Earlier in November I visited The Masters|Relief Prints exhibition at Bankside Gallery 3-15th November, 2015.
The exhibition was dedicated to relief printmaking (woodcut, metalcut, linocut, wood engraving, relief etching and block press), curated by Angie Lewin RE.
I was particularly drawn to Lines exploring space outside the [Building] B(l)o(cks)x (xii), relief embossing using dust and stitch by Sumi Perera RE
The piece was an assemblage of white square paper sheets embossed to form tray-like shapes with a gentle curved lip on three sides and an undulation in one corner. Each ‘tray’ held two or three smaller rectangular pieces of paper, heavily embossed with a variety of lines and shapes, mostly straight edged, presumably by relief printing. There was also some stitching, the pierced paper creating lines of tiny raised peaks, adding to the texture, and the loose uncut thread ends causing whispy shadows, both of which contrasted with the embossed lines.
Each tray was about 25cm x 25cm and they were displayed horizontally to be looked down upon. The modules were arranged differently at The Bankside Gallery, than the example from Saatchi Art (link below) and on Pinterest, above, which was exhibited at the Barbican Centre 2015. The installation probably covered approximately 1 metre square.
The paper was white and although I can’t be certain, it appeared that the dust had been used in the flat areas of the printing, introducing a very pale grey, accentuating the areas in relief. The thread was off white and cream just contrasting with the background and the overall piece, delicate neutral tones, added to by the subtle effect of shadow from the embossed areas. Most of the modules also had a circular embossed design including Sumi’s name.
I found the piece successful, enjoying the combination of raised textures, the cohesion created by the use of limited materials and palette and the interest created by the actual texture of the embossing and stitch, accentuated by the dust and shadows. The similar but different combination of embossed shapes and paper size within each identically sized tray added to the uniformity. It was also interesting to note the flexibility of having a number of modules which can be installed differently on each occasion.
PREPARING SAMPLES & RECORDING OUTCOMES
My first thought was that embossing is raised pattern but Sarah Taylor, Derwent refers to indented pattern as ’embossing’, although the http://www.oxforddictionaries.com definition is ‘debossing’.
Embossing in this way was quite straightforward on cartridge paper, although embossing tools were easier to use and more efficient than some of my found objects.
There is potential for some quite original marks, but not very exciting at this point.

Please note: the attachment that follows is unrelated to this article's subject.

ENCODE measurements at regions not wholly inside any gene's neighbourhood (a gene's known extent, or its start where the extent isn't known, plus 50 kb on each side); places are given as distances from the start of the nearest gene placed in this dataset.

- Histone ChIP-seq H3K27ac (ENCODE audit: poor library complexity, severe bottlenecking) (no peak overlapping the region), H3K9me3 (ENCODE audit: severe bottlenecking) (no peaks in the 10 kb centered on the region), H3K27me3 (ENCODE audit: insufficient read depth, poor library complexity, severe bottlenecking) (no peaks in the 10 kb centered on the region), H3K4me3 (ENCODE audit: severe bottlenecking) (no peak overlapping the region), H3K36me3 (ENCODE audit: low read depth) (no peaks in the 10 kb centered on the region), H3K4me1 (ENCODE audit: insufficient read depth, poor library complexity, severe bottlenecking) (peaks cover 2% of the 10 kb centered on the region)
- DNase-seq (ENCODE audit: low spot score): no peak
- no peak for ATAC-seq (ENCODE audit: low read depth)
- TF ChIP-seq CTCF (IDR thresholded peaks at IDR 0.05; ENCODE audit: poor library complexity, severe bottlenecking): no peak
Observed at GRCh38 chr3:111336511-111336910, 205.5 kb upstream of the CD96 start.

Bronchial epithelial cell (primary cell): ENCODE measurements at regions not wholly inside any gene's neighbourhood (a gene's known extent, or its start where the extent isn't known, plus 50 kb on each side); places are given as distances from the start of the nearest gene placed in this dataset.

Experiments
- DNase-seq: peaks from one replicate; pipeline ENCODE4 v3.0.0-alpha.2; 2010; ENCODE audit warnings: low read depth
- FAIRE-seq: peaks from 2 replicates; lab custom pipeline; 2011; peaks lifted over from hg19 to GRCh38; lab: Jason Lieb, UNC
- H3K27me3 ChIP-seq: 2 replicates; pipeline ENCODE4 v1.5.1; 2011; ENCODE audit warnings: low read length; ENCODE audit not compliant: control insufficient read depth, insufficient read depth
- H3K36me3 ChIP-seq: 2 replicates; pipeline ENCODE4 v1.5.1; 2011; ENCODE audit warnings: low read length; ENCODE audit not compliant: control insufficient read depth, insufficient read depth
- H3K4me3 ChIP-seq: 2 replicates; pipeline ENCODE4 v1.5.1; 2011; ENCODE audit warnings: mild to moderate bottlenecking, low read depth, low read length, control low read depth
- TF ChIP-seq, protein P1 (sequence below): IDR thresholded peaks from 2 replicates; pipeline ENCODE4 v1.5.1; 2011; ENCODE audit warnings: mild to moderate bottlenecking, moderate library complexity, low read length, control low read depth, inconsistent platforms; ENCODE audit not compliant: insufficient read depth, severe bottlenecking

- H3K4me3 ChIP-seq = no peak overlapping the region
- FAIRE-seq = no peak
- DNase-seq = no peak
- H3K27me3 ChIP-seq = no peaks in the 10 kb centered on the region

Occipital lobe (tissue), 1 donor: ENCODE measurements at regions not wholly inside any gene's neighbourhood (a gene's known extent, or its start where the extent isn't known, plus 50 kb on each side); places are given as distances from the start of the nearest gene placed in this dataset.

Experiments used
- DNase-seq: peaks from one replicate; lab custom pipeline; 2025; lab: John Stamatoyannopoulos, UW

Moving on to look at my original concept of embossing, a key was stuck to the cutting mat with double sided tape and some khadi paper taped on top and the outline of the key embossed with various sized embossing tools. The technique requires patience, too much force results in holes, better results are achieved by gradually increasing pressure as the paper fibres are softened.
Cartridge paper was less successful but experimenting with different papers proved that blotting, Fabriano 5 watercolour paper and khadi were easier to emboss. Slightly different results were achieved by trying dry, damp and soaked paper.
The paper lightly sprayed on each side was most effective with Khadi and watercolour paper. The blotting paper was a little more inclined to hole and produced a softer edge.
Using the same papers, it was possible to emboss a scallop shell.
Although encouraged that I had a reasonable idea of embossing, I wasn’t very inspired, apart from the possibility of enhancing a coloured pencil drawing with texture created by an embossing tool.
An alphabet stencil and some biscuit packaging were reasonably successful.
Trying a more organic form, in some different weights of hessian, I was rewarded for persevering, more interesting lines, more energy, more potential.
All four examples of embossed fabric have more potential than all the previous samples, but my preference is for the loosest weave, then the sacking and lastly the denser weave which has less texture and movement than the others. Varying the pressure when embossing and working some areas more heavily than others influences the texture.
The above sample is the most interesting as the central square, more heavily embossed, contrasts with the surrounding weave which fades towards the edges. The gentle curves and uneven units create texture and lend movement to the sample.
Plowman, John (2007) Papermaking Techniques Quantum Books Ltd
Thackeray, Beata (1997) Paper Making Decorating Designing Conran Octopus Limited